An ancient airframe at home on unimproved strips in the Arctic is employing its unique capabilities in much different environment for the next while. Canadian North has dispatched one of its Boeing 737-200 aircraft to the Caribbean to be used for hurricane relief.
The 50-year-old baby Boeing, with its noisy turbojet engines, was one of the handful equipped with a gravel runway kit and with a combi configuration that allows it to be converted to carry cargo, passengers or a mix of both.
The aircraft was leased by one of the companies arranging specialized support for the hurricane relief effort and will be in the tropics until at least Oct. 8 but could be there for a month or more. The specific missions weren’t released but Canadian North staff members interrupted their lives to make the help happen. The airline says 12 pilots, flight attendants, engineers and loadmasters were assembled in 36 hours to make the service happen.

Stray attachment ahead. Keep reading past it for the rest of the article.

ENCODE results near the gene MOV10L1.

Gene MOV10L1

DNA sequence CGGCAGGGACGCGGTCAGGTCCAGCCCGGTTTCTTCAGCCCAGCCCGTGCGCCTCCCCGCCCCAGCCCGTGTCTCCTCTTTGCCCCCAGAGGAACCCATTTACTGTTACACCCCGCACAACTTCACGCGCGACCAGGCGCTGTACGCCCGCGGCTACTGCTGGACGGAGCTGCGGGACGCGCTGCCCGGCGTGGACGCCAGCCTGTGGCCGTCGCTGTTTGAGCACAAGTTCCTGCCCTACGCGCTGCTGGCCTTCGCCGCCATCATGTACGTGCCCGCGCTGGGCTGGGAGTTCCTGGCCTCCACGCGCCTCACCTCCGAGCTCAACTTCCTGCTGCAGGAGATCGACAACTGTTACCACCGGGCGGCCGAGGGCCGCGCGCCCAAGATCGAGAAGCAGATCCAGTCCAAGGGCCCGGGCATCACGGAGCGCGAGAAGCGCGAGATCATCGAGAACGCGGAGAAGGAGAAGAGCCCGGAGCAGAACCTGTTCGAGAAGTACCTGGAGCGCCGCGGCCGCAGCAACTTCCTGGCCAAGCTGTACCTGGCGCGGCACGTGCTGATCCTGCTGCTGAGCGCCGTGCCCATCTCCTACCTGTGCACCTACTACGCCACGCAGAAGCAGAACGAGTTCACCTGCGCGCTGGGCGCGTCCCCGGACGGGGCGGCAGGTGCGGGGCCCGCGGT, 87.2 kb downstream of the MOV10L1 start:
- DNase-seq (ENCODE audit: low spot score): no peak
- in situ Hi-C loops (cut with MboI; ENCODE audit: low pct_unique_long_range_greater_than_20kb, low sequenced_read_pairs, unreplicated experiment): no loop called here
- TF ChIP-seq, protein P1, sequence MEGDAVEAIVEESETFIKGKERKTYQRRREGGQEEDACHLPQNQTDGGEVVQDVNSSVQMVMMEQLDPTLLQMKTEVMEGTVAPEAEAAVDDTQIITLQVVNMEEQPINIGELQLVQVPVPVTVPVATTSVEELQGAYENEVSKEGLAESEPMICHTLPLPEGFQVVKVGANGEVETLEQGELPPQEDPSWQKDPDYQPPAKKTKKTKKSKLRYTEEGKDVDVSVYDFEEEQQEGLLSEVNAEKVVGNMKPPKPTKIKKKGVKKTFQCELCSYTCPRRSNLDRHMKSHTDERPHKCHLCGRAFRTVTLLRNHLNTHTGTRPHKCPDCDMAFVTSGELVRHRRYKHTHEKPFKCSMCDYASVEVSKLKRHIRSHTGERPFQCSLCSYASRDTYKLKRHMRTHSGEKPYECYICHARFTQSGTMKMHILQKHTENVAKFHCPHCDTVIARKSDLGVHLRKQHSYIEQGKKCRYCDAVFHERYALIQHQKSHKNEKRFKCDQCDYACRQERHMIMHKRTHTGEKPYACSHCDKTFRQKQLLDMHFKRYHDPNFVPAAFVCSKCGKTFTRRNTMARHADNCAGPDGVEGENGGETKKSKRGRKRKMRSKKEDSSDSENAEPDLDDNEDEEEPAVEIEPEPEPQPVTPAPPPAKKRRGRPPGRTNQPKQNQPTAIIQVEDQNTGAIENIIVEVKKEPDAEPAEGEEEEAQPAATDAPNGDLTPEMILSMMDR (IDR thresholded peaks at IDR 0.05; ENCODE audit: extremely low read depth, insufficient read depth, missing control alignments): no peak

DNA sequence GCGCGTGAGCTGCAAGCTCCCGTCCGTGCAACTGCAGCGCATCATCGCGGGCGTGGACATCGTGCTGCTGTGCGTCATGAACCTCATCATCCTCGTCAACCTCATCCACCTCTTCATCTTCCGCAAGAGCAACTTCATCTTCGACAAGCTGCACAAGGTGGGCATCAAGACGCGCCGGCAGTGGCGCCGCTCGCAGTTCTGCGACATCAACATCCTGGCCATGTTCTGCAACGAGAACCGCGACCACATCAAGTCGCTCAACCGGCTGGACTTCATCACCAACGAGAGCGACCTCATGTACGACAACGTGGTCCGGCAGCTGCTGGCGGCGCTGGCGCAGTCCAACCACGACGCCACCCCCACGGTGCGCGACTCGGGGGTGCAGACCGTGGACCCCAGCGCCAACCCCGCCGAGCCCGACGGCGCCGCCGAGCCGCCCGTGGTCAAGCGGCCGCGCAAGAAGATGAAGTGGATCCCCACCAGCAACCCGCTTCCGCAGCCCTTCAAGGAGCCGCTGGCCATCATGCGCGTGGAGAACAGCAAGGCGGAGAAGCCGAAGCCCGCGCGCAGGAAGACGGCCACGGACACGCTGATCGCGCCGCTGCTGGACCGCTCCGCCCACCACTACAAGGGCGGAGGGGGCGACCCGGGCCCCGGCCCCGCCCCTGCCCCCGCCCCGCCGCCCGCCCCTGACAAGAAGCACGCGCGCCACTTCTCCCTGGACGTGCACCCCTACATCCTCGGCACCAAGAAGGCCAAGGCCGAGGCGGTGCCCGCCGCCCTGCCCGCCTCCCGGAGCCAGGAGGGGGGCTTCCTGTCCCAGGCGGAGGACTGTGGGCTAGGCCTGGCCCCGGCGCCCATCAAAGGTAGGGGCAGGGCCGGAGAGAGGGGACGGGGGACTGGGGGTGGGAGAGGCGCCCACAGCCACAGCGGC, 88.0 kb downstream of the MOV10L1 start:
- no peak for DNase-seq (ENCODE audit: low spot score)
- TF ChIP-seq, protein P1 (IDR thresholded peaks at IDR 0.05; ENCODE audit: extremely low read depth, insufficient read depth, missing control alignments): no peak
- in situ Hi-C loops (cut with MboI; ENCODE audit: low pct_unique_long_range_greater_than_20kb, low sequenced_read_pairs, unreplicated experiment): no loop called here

“We scrambled, if you will, to get a team together,” Chief Pilot Gerald Skocdopole told the CBC. ”We had a lot of support from our employees, a lot of interest to go on short notice.
“It’s obvious everyone wants to help whichever way they can.”